Of course, behavior observations are only one piece of data. Research shows behavior observations do not correlate all that well with other raters' assessments (of course, almost all correlations between different raters are very low). Behavior observations also do not correlate that well with any other source of data, such as direct test scores, just like parent or teacher ratings do not correlate that well with direct test scores. Nevertheless, behavior observations are data. While you don't want to rely on behavior observations alone, seeing extremely dysregulated emotions and behavior during testing can help confirm a diagnosis. Seeing this behavior during testing can also help you feel more confident about a diagnosis you are making. I feel like this is more important than it sounds -- I suspect that clinician confidence in and comfort with their diagnostic formulation helps feedbacks go more smoothly. Data from behavioral observations can also help you explain "what you're seeing" to parents during the feedback. Over the years, I've developed an informal list of behaviors during testing that raise my index of suspicion for a mood dysregulation disorder like pediatric bipolar disorder. Note: Absolutely none of these behaviors are diagnostic, and many of these behaviors can be seen in children with disorders other than an episodic mood disorder. These behaviors can also be displayed by typically developing children, especially under stress. However, seeing many of these behaviors during a highly structured test session suggests that emotional and behavioral regulation is very difficult for the child. And one possible reason for that level of dysregulation could be pediatric bipolar disorder. Here are the categories of behavior I look for, as well as sample behaviors in those categories:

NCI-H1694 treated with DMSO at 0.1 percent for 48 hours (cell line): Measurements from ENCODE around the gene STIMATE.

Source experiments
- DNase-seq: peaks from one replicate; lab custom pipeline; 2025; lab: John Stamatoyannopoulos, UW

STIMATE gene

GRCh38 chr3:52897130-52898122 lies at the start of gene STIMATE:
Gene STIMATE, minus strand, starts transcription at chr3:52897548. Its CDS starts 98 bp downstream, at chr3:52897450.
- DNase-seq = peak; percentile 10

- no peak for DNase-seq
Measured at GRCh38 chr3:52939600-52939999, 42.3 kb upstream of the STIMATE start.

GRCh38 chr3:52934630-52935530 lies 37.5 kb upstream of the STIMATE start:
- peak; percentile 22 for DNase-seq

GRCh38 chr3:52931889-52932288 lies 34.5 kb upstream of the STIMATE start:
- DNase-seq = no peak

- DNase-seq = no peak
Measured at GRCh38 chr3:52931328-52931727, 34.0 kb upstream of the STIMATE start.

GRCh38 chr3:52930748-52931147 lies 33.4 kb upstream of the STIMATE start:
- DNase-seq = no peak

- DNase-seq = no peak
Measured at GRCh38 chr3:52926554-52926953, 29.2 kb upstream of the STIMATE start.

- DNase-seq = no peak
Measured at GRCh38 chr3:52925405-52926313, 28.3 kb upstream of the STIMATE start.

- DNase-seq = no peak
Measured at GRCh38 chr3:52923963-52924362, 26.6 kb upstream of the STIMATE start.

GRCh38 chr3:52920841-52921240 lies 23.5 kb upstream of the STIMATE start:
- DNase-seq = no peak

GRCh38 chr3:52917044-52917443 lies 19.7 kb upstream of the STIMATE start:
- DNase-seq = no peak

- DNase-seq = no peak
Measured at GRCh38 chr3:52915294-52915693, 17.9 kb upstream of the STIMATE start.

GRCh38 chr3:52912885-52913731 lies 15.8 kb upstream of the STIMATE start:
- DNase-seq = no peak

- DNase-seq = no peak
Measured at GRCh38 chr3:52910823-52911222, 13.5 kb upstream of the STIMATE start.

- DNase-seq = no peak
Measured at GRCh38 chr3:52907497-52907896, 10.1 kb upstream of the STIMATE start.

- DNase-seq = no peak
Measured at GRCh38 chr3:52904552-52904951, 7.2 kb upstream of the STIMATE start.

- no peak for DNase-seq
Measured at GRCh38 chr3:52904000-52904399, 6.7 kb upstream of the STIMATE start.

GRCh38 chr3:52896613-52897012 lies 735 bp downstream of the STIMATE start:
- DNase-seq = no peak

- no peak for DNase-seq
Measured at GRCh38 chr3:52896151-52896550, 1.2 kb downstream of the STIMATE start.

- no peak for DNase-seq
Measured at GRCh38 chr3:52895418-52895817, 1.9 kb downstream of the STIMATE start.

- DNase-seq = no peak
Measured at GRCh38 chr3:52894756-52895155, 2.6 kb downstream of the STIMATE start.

Possible Grandiosity